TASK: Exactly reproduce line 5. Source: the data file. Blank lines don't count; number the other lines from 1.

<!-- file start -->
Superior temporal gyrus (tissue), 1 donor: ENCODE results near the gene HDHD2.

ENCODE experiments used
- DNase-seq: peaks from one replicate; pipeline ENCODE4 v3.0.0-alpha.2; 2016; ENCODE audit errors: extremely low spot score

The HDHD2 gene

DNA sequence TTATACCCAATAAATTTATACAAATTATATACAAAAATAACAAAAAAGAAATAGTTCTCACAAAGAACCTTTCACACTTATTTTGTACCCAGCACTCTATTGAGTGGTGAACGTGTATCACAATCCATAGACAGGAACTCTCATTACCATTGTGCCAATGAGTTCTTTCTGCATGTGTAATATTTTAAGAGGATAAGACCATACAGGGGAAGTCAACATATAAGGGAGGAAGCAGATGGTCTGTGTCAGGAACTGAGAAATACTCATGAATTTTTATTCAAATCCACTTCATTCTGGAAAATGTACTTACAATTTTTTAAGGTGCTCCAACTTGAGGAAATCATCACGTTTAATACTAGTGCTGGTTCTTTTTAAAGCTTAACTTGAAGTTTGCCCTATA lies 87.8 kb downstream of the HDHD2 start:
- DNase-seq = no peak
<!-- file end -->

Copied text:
DNA sequence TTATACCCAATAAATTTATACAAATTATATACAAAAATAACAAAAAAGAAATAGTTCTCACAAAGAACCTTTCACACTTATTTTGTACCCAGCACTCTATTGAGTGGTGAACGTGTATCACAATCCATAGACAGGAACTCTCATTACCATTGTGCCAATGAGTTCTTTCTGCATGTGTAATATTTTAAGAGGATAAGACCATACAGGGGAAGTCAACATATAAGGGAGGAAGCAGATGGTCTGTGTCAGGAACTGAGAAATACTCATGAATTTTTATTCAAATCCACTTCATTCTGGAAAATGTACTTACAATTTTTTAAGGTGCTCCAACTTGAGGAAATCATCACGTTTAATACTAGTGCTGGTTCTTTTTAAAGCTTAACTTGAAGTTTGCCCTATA lies 87.8 kb downstream of the HDHD2 start: